I can see your point of view, but I didn't start this - once it was started, being of limited means (I don't have a lawyer or PR firm), I turned to the best resource I know - the Internet, and netizens. The media has picked up on the story, and for that I'm grateful - the press is a powerful thing, as evidenced by the 1st Amendment. Probably the best chance that I have to hold on to my domain name is to publicize my plight. I don't apologize for accepting any invitation for an interview. Again, I didn't ask for this. But this is what I have.
I have been and continue to be grateful to all the people who have come to the site to express their opinion about Lucasfilm's actions and my response to them.
Some one emailed me about you, and I haven't seen anything in the media. Who is publicizing your plight?
The story got picked up by News.com after I sent them an email. News.com is a tech news feed for a lot of different web sites, including Yahoo!, ABC News, and Netscape. It has also been picked up by lots of Star Wars sites, including Jedi.net, JediNet.com, TheForce.net, Yavin4.com, StarWarsEmail.com, Episode-II.co.uk, and NewsDroid.com. SciFi.com picked up the story, as did Domain Portal. The story is also of interest to geeks of all stripes, and it has been seen on GeekNet.com, Dyno.org, Hacksec.com, and several non-English sites, including those in Portuguese, Italian, Icelandic, German, and Hungarian, among many others (including lots I couldn't figure out!). Apparently, a blurb appeared on ZDTV, a cable station in the US. I don't get ZDTV, so I cannot tell you what they said. I have been interviewed by a couple of local TV stations (WCAX and WVNY) and on a local radio station (WKDR). I also spoke to KISW in Seattle about the issue on Friday, January 21.
Episode2.co.uk mentioned Tatooine.com when it reported on a harsh new copyright policy at Lucasfilm's Star Wars Site. The owner of the DeathStar.com domain (used for email only) also let me know he got a similar letter from Lucasfilm - I wonder if this is a small piece of a big new push to get rid of all fan sites, or at least cull the herd. Paramount did something similar with Star Trek sites a few years back...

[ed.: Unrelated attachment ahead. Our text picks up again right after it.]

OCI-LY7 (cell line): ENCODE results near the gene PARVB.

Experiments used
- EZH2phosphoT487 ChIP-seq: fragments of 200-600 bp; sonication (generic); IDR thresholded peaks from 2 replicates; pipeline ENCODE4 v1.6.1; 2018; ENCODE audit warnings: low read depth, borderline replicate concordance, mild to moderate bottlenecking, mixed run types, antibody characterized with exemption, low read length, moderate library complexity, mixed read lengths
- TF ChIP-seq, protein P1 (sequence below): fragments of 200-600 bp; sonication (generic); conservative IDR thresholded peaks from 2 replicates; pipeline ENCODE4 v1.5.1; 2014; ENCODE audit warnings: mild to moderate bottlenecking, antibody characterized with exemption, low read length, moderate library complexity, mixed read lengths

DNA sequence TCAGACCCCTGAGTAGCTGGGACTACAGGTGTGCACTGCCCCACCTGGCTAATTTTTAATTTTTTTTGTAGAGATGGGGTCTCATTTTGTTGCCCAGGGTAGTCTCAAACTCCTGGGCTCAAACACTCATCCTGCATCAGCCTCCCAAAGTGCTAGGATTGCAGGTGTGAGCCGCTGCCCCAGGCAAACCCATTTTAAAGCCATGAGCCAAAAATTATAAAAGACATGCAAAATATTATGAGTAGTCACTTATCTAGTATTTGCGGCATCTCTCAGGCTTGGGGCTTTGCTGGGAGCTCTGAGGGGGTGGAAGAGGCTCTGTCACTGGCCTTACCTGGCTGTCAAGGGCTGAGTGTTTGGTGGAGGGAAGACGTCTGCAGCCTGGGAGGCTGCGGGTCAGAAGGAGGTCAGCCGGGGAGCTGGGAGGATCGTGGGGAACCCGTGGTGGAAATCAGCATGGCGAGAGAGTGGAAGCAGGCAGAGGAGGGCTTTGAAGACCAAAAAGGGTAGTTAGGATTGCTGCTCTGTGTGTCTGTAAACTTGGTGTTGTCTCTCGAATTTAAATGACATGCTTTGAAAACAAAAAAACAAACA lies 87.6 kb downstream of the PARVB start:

One thing that has struck me is how a lot of these sites just grab news from various sources, and make no attempt to contact me to get original quotes or even to verify the story - good thing it is true!
A couple of places have set up sites of a protest nature. If there are others, let me know - my battle is over, but I'd be happy to lend moral support to anyone else in this situation. Some people who frequent a newsgroup I also frequent set up Free-Tatooine.com and put a nice graphic on the page. Thanks guys. Fans on the Web.com put up a page listing other sites that might expect similar problems (the page is tongue-in-cheek, and uses PG-13 language).
Isn't Tatooine a real place on Earth? How can they trademark that?
According to a New York Times article I quote on my About Page, Tatooine is a derivative of Tataouine, a town or village near where the desert scenes had been shot for Star Wars. I do not know if perhaps Tatooine is an alternate English transliteration of a Tunisian name - if so, there may be something to that argument.
This site is boring.
Well, some people like it - but that's also part of my point. This is not a Star Wars site. It is a personal site used for many different things. The notion that my use of the name causes consumer confusion is silly, as is the notion that I might be somehow hurting Lucasfilm financially. I understand that Lucasfilm sent me a standard form letter that is designed to handle any situation, and not my particular case.
I see something called Mos Eisley on here - what is that?
Mos Eisley is a gathering place. It is the descendent of The Mos Eisley Spaceport, a BBS that ran in the mid-1990's. I was looking for a domain name, and tried several derivatives of my name, such as mount.com and mountain.com. They were taken. I decided to try a Star Wars or Star Trek-themed domain name, and started to look for names of planets from each. At that same time, MES went down, I picked it up and put it on the Web. At that point, the choice was obvious - Mos Eisley is on Tatooine. Tatooine.com was free, so I registered it. Mos Eisley is not a Star Wars place, any more than Tatooine is a Star Wars site. We do discuss Star Wars to an extent, but that's as far as Star Wars content goes.
What other things are at Tatooine.com?
I track gasoline prices in Chittenden County, Vermont; I post photos of my family; I post copies of my programs for download; I publish fiction and poetry I've written; I have web pages for classes I teach at CCV; I track the episodes of several TV series; I host the web pages for the 1989 UVM graduating class, and I do other things like test CGI programs and HTML code I've written for clients.
Last update: 23 Mar 2000